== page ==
Every bedroom window should be made to open freely, and what other defects exist — such as the smallness of the apartment, or the absence of a fireplace — can be remedied to a great extent by means of the window. In many instances the bed is placed so near the latter that when it is open there is a strong draught playing directly on the bed, and this is an evil which must be avoided. In such case, to rectify matters, raise the bottom window a few inches, and have a piece of board made to fit in under it, so as to support the sash and fill in the space between it and the sill. The air freely enters the room between the two sashes, because the top of the lower sash is by this contrivance raised above the lower part of the upper one. Another great advantage is that the air is directed upwards to the ceiling by having to come in over the lower sash, and thus a gentle current of fresh air is constantly being circulated throughout the room without creating any draught. There are other devices to attain the same end, such as having apertures cut in the glass of the windows, but they are not so effective, so inexpensive, nor so simple as the preceding. In bedrooms there are the long French windows leading on to a balcony, and where such is the case the air current can be regulated to a nicety by having only one of the window-doors open, and directing the ventilation away from the bed. Many people prefer to sleep with the door itself open, and by having a PORTIERE or certain suspended outside, privacy can be ensured, while an upright screen standing at the head of the bed will effectually ward off any cold currents of air. In our summer weather there is but little difficulty experienced in regulating the air supply, for there is generally a desire to have as much fresh air as possible. Far too many people, however, look upon the bedroom in the light of an oven, where they are to be baked during the hours of repose, and this is the case even during the summer. In the cooler parts of the year they are apt to forget there is just as much necessity for fresh air as in the warm months.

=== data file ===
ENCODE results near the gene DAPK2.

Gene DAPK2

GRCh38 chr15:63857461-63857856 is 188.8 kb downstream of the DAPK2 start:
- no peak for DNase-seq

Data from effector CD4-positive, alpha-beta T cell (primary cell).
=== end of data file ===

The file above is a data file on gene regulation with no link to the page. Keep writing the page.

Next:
Soiled or dirty clothes should not on any account be allowed to remain in the sleeping apartments, as they are a constant source of foulness to the air. All unclean linen ready for the wash had better be kept away from the bedroom in one of those long baskets which stand upright and are furnished with a lid. They are admirably adapted for the purpose, and may be obtained for a few shillings from any of the institutions for the blind, where they are made by the inmates. A word of advice, by the way, to those about to travel on a long voyage, is never to forget one of those canvas bags for the soiled clothes: they are invaluable at sea.

Last updated Friday, March 7, 2014 at 23:09